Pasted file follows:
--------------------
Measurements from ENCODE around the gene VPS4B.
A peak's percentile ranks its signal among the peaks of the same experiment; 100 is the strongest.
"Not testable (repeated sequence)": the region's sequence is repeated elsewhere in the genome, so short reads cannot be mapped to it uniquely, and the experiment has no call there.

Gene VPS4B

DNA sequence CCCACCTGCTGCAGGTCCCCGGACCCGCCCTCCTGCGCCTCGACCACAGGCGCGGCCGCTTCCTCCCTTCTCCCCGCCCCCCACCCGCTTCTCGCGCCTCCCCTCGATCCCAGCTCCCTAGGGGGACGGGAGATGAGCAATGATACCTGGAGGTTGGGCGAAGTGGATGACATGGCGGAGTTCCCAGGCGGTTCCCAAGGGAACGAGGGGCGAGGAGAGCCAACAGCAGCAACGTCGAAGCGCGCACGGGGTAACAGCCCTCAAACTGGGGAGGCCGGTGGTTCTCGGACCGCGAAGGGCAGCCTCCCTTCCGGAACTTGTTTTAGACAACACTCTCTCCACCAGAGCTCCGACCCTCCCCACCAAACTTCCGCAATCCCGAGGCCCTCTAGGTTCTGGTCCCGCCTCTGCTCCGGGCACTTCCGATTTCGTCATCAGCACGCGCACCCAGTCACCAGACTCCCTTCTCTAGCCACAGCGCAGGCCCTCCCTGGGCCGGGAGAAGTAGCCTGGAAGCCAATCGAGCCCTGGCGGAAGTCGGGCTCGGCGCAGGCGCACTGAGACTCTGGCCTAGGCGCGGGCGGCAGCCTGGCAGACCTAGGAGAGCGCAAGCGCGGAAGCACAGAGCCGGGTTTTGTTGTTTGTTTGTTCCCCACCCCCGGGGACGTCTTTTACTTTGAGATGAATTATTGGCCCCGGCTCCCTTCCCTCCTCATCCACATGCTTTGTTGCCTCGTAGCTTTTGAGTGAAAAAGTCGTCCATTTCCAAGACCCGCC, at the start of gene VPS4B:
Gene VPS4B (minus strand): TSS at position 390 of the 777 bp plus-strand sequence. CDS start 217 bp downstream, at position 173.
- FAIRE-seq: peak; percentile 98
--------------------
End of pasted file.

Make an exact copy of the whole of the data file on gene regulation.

Measurements from ENCODE around the gene VPS4B.
A peak's percentile ranks its signal among the peaks of the same experiment; 100 is the strongest.
"Not testable (repeated sequence)": the region's sequence is repeated elsewhere in the genome, so short reads cannot be mapped to it uniquely, and the experiment has no call there.

Gene VPS4B

DNA sequence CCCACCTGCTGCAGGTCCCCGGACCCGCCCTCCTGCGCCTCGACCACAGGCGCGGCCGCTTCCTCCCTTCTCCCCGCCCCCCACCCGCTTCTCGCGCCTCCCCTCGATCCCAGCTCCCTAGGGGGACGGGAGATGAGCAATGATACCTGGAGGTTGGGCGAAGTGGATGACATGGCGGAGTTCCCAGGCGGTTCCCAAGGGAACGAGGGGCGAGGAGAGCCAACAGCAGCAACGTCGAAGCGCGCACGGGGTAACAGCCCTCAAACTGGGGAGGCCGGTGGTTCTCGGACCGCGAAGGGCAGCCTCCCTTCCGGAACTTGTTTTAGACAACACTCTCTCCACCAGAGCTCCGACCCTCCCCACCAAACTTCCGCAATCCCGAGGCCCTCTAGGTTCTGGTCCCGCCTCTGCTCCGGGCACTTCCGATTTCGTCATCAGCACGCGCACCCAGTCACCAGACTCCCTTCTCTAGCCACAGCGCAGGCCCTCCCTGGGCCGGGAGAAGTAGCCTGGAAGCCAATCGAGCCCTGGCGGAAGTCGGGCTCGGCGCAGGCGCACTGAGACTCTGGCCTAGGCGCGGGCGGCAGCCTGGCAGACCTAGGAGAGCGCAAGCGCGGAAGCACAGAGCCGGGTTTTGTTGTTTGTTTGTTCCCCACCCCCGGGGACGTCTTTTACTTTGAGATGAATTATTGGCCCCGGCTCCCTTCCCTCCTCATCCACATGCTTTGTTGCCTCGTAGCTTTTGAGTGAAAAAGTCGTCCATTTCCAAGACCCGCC, at the start of gene VPS4B:
Gene VPS4B (minus strand): TSS at position 390 of the 777 bp plus-strand sequence. CDS start 217 bp downstream, at position 173.
- FAIRE-seq: peak; percentile 98